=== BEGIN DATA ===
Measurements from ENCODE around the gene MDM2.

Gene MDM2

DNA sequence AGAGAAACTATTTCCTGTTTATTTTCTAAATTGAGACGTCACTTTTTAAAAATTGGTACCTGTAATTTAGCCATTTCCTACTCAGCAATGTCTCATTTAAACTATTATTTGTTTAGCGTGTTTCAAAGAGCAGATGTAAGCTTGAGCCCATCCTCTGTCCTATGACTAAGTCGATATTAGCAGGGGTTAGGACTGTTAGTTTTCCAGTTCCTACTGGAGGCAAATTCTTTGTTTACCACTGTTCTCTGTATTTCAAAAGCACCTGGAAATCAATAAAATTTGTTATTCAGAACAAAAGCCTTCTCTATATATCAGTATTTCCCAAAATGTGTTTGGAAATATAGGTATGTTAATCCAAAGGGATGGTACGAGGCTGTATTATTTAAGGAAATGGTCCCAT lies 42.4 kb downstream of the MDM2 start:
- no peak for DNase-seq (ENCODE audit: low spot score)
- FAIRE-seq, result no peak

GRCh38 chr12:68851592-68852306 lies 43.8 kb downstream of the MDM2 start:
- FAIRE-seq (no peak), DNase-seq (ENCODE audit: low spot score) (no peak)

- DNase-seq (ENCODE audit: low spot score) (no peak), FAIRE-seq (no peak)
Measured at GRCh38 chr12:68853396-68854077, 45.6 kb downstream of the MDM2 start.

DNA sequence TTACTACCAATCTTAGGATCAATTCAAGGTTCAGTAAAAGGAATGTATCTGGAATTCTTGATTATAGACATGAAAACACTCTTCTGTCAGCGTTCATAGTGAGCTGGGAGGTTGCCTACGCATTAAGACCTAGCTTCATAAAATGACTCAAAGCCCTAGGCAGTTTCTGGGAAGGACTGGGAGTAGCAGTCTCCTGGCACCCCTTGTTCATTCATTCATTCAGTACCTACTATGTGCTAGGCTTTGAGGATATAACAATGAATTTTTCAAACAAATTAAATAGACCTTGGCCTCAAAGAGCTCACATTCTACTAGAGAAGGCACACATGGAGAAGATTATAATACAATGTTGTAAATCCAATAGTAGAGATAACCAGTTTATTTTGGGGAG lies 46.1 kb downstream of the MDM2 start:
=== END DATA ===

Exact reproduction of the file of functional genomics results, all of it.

Measurements from ENCODE around the gene MDM2.

Gene MDM2

DNA sequence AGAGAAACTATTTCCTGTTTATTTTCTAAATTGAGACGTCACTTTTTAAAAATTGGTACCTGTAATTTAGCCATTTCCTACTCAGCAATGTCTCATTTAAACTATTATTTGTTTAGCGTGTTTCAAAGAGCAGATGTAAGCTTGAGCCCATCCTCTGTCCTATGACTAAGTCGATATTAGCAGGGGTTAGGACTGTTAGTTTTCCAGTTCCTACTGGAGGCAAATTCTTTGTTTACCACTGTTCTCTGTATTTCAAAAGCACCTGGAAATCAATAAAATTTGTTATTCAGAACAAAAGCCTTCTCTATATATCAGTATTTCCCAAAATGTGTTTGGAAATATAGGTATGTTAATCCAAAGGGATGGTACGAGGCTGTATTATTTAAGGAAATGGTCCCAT lies 42.4 kb downstream of the MDM2 start:
- no peak for DNase-seq (ENCODE audit: low spot score)
- FAIRE-seq, result no peak

GRCh38 chr12:68851592-68852306 lies 43.8 kb downstream of the MDM2 start:
- FAIRE-seq (no peak), DNase-seq (ENCODE audit: low spot score) (no peak)

- DNase-seq (ENCODE audit: low spot score) (no peak), FAIRE-seq (no peak)
Measured at GRCh38 chr12:68853396-68854077, 45.6 kb downstream of the MDM2 start.

DNA sequence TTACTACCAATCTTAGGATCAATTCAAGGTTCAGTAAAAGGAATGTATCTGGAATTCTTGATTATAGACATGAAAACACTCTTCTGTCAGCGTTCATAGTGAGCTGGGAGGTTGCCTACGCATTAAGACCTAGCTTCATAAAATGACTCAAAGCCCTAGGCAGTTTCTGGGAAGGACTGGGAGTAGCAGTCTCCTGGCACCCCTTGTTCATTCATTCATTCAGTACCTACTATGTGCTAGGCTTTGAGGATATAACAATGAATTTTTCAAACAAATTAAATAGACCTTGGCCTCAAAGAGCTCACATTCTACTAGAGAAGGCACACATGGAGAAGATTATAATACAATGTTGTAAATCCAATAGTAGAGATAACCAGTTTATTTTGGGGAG lies 46.1 kb downstream of the MDM2 start: